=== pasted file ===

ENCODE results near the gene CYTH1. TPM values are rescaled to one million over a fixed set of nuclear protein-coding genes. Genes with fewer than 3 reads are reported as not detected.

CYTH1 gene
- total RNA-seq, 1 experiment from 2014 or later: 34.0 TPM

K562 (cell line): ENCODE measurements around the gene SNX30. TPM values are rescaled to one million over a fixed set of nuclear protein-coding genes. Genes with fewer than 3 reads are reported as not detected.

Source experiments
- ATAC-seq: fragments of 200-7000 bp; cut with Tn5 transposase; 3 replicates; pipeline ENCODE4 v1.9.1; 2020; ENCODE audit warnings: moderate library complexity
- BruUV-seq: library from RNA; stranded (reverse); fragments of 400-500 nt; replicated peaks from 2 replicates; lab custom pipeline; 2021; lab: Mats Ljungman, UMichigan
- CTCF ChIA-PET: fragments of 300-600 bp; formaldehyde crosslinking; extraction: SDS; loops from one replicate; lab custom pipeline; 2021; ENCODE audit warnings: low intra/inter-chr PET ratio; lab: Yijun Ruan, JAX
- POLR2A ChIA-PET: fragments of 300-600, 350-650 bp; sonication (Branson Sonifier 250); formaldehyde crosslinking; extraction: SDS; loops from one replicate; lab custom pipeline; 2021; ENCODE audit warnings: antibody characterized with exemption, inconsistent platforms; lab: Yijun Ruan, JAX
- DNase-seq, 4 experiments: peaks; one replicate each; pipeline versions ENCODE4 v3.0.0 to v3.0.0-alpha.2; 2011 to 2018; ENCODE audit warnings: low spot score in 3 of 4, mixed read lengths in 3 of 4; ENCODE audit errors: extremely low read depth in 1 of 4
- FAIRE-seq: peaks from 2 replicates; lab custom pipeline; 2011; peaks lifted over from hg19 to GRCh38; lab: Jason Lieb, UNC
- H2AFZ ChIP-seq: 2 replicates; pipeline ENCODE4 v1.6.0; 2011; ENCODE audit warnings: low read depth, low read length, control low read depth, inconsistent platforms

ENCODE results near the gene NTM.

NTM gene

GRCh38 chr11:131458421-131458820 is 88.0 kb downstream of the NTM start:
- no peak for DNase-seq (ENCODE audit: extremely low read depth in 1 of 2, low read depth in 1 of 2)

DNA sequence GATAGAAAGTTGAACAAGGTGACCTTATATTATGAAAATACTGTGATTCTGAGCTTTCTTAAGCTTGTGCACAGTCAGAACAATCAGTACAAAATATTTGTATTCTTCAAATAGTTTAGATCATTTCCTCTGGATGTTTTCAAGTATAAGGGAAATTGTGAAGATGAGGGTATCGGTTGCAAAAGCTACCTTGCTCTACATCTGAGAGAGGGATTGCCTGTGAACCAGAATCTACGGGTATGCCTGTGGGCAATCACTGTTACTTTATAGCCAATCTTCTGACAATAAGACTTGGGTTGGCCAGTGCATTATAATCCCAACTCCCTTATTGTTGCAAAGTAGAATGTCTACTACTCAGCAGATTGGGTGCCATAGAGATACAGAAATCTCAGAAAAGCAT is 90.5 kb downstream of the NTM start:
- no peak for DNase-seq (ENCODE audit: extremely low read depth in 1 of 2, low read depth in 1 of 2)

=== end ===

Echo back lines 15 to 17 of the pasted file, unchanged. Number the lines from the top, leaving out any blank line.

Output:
GRCh38 chr11:131458421-131458820 is 88.0 kb downstream of the NTM start:
- no peak for DNase-seq (ENCODE audit: extremely low read depth in 1 of 2, low read depth in 1 of 2)

DNA sequence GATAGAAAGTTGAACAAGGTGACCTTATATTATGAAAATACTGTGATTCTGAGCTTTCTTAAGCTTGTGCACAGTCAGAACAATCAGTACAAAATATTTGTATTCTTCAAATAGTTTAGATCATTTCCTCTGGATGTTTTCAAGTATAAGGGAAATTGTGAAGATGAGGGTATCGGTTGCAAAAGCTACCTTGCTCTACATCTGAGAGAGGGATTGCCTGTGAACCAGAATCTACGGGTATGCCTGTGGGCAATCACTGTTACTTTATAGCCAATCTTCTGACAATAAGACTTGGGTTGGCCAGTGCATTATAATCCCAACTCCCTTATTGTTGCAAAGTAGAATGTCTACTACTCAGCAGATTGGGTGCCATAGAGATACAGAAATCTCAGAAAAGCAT is 90.5 kb downstream of the NTM start: